50 Tips on How to Advance Your Career in Just 15 Minutes Every Day

By Stephen Dupont, APR

What is the secret to a great story?

It’s this: With every sentence, the story advances.

Word by word, sentence by sentence, paragraph by paragraph, page by page, the story moves forward.

Each word and each sentence compels the reader to read the next word and the next sentence and the next page.

This is how great books, movies, speeches and albums are built.

And, it’s how you should think about building your career.

Sure, there are some shortcuts you can take on the way to your desired career goals. But, more often than not, it’s about hitting a lot of singles to move from base to base.

The problem is that many people put off career development until they reach a crisis in their lives (a layoff, disagreement with the new boss, etc.) or face a big decision (move across the country to pursue a job, spouse wants to start a business) that leaves them scrambling to do everything at once (update resume, update LinkedIn, networking meetings, informational coffees, etc.).

Responding to such situations isn’t career development. While sometimes you might come out ahead, such as obtaining a much better job than you had before, more often than not, you’re limiting yourself to a narrow set of choices.

The point of continuous, long-term career development is to create a broad range of options (and opportunities) that consistently flow into your life regardless of economic conditions or inevitable changes.

So, how can we apply this concept to your career?

Take just 15 minutes a day to do something to advance your career forward.

Here’s what I would suggest, based on what I try to do every day with my own career: spend at least 15 minutes doing at least one thing that advances your career forward.

Think of it like investing in your 401k or IRA retirement account.

With each paycheck, you have a small amount taken out to buy shares of a mutual fund, which grows over time. Before you know it, you have this huge nest egg.

This same principal works with small investments in your career. Over time, opportunities and options multiply as magically as compound interest.

Here are 50 practical actions that you can take on any given day to move your career forward. Of course, there will be times when you need to spend more time, such as taking a class to learn a new skill or meeting with a mentor to discuss your career.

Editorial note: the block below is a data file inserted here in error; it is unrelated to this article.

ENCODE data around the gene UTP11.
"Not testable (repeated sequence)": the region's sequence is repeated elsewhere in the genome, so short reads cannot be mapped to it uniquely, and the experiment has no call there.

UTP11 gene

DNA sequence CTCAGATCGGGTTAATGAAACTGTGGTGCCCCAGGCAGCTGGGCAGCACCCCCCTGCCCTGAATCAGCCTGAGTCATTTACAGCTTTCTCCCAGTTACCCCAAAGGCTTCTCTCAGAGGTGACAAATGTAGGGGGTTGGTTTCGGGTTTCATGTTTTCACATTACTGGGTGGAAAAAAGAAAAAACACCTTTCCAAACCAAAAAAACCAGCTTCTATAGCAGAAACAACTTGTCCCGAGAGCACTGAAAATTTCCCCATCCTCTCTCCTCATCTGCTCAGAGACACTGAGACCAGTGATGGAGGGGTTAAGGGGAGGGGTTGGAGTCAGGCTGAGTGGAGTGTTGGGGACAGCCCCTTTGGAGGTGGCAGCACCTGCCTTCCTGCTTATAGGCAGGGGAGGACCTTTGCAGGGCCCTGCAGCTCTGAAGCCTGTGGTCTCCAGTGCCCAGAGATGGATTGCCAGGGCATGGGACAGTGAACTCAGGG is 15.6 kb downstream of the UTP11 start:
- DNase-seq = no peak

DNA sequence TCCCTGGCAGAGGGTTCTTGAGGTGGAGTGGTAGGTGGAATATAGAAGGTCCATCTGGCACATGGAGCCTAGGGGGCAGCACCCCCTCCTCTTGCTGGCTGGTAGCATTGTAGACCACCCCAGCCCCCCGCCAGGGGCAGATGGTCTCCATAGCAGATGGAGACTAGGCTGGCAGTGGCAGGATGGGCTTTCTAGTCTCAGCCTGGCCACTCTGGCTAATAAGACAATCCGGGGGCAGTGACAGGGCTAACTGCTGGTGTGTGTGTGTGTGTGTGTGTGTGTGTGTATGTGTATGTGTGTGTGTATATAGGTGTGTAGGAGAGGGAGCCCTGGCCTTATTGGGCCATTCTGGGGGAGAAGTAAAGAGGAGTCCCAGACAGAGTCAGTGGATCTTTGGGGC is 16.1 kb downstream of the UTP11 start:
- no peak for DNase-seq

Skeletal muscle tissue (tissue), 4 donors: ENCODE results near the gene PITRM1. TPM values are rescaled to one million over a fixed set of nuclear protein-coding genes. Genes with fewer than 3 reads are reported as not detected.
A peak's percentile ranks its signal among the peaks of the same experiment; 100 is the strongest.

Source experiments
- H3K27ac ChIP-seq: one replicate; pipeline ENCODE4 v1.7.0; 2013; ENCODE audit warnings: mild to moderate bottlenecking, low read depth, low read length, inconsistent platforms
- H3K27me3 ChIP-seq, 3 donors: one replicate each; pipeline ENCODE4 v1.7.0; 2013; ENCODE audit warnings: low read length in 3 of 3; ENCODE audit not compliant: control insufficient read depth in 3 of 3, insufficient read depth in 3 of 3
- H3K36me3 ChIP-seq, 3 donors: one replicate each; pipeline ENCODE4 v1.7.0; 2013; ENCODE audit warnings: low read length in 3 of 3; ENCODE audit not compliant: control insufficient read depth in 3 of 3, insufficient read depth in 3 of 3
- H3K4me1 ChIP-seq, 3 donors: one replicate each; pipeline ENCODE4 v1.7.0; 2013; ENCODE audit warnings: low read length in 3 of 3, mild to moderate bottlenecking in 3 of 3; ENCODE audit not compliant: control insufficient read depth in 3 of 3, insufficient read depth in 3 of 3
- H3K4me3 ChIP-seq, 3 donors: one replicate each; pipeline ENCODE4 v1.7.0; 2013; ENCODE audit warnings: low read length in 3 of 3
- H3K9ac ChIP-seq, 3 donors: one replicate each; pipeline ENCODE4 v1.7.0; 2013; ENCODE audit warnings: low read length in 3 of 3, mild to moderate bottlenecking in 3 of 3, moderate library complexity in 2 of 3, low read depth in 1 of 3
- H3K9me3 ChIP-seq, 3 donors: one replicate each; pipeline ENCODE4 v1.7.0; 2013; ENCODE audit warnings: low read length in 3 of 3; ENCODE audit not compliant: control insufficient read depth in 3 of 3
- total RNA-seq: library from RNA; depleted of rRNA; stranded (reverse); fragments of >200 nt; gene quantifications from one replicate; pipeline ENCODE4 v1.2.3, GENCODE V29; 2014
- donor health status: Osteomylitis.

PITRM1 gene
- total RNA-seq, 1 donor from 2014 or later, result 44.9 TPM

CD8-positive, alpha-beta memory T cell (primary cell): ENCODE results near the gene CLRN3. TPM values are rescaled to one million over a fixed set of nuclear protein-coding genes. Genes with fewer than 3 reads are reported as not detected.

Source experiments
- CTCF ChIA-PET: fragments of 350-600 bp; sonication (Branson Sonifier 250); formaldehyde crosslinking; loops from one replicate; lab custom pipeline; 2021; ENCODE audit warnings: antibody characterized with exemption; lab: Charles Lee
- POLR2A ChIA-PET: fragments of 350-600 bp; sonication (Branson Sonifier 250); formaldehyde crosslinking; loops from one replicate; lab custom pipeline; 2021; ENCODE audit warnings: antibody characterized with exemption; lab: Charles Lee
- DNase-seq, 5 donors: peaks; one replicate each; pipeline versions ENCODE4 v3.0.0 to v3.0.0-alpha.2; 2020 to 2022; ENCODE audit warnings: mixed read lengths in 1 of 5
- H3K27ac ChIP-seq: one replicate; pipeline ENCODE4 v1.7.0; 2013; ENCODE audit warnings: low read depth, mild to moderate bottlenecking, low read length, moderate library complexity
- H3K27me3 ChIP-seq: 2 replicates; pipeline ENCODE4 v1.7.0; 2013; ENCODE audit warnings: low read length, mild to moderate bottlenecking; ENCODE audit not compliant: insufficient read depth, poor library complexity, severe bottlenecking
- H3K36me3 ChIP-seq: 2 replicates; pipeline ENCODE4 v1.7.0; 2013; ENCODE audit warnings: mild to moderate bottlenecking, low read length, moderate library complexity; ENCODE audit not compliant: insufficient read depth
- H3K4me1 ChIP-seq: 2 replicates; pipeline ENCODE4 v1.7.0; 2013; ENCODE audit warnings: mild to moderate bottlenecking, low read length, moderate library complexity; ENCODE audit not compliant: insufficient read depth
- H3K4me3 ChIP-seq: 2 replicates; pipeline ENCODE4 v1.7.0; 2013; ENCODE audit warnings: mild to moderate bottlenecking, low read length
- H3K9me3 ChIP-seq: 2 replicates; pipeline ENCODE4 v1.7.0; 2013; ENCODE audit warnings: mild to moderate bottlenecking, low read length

But, if you follow these tips — all doable within 15 minutes — and do at least one a day, you will feel a sense of accomplishment as you watch each investment of time add up to something bigger.

Goal Setting

1.) Every Sunday evening, before you head back to the office, take 15 minutes to write a list of the most important things you need to accomplish in the next week.

2.) Create a bucket list — take 15 minutes to write a list of the 10 to 20 things you most want to do or achieve in your life.

3.) Write about the five things you fear the most and think about how you will overcome those fears.

4.) Write out seven words that best describe you now, and the seven words that you would love others to use to describe you and your approach to work and life.

5.) Take the “Strengths Finders” assessment to learn more about your personal/career strengths.


6.) Start a new social media account to learn how it works. For example, if you think Snapchat might be an important social media platform to connect with customers, get on it to learn how it works so you can speak with confidence about it.

7.) Listen to a podcast on your way to work. I recommend the Moth Radio Hour, The Tim Ferriss Show, Seth Godin’s Startup School, and The Moth, among others.

8.) Sign up for a webinar that may offer new insights on your work skills, your industry, or a big trend.

9.) Read an article or the chapter of a book on your field, business in general, career development or another area. For book ideas, check out this list.

10.) Start writing an article that you’d like to publish on LinkedIn or Medium. Even if you don’t feel like you’re an expert, writing an article is a great way to think about a particular issue or trend. Interview other experts to include their insights in your article.

11.) Watch a YouTube video to learn about a new skill or experience that could enhance your abilities.

12.) Read up on a new trend that may affect your work in the years to come, such as blockchain, cryptocurrencies or artificial intelligence.

13.) Take 15 minutes to actually read one of the e-newsletters that you receive each day in your email.

14.) Sign up to attend an industry conference that will allow you to collect new ideas, help you learn about new technology, and/or allow you to network with more people within your industry.

15.) Look into getting an advanced degree or a certificate in a specific skill (such as coding or data analytics). If you think you might need a masters degree, look at the job descriptions that you can easily find online to see what levels of education are needed to reach a specific career goal, such as being a vice president within a company.

Customer Service

16.) Deliver great customer service. Take an extra 15 minutes to do something unexpected that will delight a customer.

17.) Interview a customer to learn more about how your company and its brands have transformed a customer’s life.

18.) Email an interesting article with your observations to a client or another person within your company with whom you’d like to foster a better working relationship.

19.) Sign up for a seminar to learn a new skill that will enhance your ability to serve your clients better.


20.) Update your LinkedIn profile.